In order for all team members to be able to speak synchronously with each other, they need to be using the same apps. Take the time to make sure that overseas and statewide remote workers are in sync. You should be primarily focused on the tools which are being used company-wide. OpenSource suggests:
“the first thing you need to enable asynchronous decision-making is a central asynchronous communications channel. The technology you use must enable all team members to get the same information and hold threaded discussions…”
This will make communication easier for remote members who are in different time zones. Those employees will feel like they’re absorbing all the right information and are on the same page as everyone else in the company. Team harmony and success will follow.
Likewise, DistantJob has put together four other tips about how to handle remote workers in different time zones in an article here. In it, author Maria Rainelli provides tips likes recording live meetings (remote members can’t always attend) and an outline of what sort of etiquette one should use during a live call.
Reaping The Benefits Of Synchronous Communication
Like the keystone in a building, communication is the starting point for a a remote company’s communication. When a well structured set up is in place, the employer is not the only one who benefits – remote employees will also have the confidence they need.
They’ll know that they are up-to-date with critical information each time they sit down to work, whether they’re working from a far off island in New Zealand or sitting in a high rise in New York. Synchronous and Asynchronous Collaboration Technology Use in Teamwork, author Thanaporn Sundaravej reiterates that. When people (especially managers and employers) understand synchronous and asynchronous communication it can lead to “improved adoption”. Along with “utilization of collaboration technologies in organizations.” Thus allowing employees to collaborate better with their colleagues, without suffering from the distance and time difference.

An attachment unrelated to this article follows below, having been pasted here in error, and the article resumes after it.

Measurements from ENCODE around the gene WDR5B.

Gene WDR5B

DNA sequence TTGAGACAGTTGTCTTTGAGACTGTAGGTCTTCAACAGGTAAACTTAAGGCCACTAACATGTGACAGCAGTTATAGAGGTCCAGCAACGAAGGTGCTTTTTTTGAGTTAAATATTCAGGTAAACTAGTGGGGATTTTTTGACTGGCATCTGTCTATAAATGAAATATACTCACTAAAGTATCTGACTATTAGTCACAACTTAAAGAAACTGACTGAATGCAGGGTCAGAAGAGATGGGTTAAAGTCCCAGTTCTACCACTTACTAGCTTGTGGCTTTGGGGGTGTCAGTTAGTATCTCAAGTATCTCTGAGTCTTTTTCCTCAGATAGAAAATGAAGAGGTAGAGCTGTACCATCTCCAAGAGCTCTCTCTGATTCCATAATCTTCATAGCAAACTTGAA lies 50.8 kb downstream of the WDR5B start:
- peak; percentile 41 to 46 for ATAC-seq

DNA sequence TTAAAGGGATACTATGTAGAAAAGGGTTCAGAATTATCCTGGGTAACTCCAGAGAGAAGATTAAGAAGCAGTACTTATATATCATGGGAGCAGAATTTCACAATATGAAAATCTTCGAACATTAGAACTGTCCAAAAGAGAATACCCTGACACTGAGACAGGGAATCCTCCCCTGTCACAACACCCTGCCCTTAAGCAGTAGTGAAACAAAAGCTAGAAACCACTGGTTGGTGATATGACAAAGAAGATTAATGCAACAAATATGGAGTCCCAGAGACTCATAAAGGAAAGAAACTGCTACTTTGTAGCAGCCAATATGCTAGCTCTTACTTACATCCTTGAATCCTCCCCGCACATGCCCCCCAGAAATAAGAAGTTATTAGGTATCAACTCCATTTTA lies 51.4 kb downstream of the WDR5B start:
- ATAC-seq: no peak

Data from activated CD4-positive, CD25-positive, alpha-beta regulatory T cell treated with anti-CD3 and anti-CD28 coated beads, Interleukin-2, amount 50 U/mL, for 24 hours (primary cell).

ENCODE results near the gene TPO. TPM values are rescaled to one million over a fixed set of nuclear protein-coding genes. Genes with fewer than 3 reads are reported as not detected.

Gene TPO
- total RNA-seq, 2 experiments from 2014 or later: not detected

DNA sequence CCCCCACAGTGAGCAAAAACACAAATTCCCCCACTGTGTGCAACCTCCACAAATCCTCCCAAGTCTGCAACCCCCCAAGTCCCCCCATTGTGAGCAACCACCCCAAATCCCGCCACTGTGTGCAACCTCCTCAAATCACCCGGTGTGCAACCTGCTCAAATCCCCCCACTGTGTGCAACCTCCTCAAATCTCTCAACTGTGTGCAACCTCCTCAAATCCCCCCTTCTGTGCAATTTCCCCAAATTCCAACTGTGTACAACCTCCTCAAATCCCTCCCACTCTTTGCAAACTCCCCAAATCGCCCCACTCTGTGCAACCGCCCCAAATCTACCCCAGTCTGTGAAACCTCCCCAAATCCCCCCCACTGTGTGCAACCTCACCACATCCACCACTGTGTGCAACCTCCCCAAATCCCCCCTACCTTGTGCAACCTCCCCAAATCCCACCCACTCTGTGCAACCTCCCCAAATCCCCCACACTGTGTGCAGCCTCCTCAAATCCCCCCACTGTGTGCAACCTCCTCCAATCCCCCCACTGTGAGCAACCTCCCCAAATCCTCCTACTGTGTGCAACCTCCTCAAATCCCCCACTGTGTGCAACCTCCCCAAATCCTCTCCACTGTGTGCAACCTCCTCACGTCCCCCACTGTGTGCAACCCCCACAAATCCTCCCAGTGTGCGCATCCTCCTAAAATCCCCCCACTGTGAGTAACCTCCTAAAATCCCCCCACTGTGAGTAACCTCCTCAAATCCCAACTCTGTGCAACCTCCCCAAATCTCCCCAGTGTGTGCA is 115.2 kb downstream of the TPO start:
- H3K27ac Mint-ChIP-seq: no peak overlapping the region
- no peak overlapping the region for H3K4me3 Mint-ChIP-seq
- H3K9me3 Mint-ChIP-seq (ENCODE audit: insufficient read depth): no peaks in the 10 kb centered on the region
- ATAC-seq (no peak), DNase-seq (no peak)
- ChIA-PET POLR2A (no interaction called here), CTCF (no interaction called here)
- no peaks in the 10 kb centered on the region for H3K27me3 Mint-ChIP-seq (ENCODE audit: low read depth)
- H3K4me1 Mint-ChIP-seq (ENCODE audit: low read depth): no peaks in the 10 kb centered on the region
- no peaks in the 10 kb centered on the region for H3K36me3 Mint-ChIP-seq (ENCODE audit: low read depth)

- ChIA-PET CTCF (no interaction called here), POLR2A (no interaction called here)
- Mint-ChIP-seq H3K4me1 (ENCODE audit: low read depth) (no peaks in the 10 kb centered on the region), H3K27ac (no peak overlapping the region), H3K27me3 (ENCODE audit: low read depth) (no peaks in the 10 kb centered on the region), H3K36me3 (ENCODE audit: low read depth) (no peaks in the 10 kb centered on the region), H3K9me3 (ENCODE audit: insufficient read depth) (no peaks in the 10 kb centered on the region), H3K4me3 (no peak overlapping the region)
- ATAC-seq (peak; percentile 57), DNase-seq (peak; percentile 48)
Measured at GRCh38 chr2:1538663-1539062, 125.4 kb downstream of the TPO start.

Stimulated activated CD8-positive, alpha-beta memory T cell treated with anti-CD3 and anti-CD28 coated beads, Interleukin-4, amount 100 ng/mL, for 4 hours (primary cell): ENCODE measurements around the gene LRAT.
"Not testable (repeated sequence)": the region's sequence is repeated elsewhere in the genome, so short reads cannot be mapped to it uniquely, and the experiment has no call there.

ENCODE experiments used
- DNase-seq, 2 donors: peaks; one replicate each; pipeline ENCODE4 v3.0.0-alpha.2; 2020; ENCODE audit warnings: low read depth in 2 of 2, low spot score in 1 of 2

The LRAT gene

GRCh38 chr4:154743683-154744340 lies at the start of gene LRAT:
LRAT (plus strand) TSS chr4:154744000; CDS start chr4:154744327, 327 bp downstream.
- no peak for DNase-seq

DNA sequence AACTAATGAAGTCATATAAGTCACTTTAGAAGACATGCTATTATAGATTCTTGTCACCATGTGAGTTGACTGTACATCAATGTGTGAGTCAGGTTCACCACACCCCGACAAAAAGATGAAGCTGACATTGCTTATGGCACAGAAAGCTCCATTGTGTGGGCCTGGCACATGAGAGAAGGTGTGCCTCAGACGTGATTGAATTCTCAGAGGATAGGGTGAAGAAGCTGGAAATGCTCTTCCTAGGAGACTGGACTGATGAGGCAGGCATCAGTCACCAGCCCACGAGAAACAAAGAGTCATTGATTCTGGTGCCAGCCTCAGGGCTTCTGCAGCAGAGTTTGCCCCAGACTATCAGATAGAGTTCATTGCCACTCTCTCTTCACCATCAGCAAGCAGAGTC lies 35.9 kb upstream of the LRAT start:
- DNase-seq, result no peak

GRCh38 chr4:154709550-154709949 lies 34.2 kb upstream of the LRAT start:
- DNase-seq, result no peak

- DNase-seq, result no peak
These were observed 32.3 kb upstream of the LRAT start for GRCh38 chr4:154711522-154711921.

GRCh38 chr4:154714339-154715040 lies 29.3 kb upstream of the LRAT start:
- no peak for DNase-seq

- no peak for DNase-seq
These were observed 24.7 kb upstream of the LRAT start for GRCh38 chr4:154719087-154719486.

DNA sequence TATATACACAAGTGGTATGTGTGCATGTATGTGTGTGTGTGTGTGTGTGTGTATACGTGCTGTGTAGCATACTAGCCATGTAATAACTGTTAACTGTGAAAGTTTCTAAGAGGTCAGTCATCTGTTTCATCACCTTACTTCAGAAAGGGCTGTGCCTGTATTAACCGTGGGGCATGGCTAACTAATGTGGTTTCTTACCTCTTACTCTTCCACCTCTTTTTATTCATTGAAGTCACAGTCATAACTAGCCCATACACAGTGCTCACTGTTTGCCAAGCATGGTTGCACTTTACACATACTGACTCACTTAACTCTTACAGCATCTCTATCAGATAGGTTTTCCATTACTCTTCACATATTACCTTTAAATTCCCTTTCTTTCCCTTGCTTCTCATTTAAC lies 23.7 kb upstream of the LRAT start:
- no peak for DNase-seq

Video and/or audio meetings also allow remote workers to have rare interactions with fellow workers. These interactions are good for building trust, repertoire, and professional relationships. One final advantage to synchronous communication is the increased manpower behind the work. If there is a particularly troublesome task, you can discuss it with all your remote employees. Once you call it a day, you’ll have a handful (or small army) working on a solution while you sleep. As the saying goes, two heads are better than one… But what about many heads? With employees in different time zones, you have this distinct advantage. Your company may never sleep. When one team hits a snag, they can communicate with the other team – who then will work on it once the first team retires for the day.
This approach leads to one big advantage for your clients. Using global manpower you can offer work 24/7. That’s a thrilling concept for most customers.
We know that keeping timezone challenged workers in the loop can be difficult. By taking advantage of the many ways to communicate synchronously, you’ll never leave anyone in the dust. For more information on communication skills with remote employees, check out our article here. If you’re ready to start your own remote powerhouse team, give us a shout here and let us help you get started today.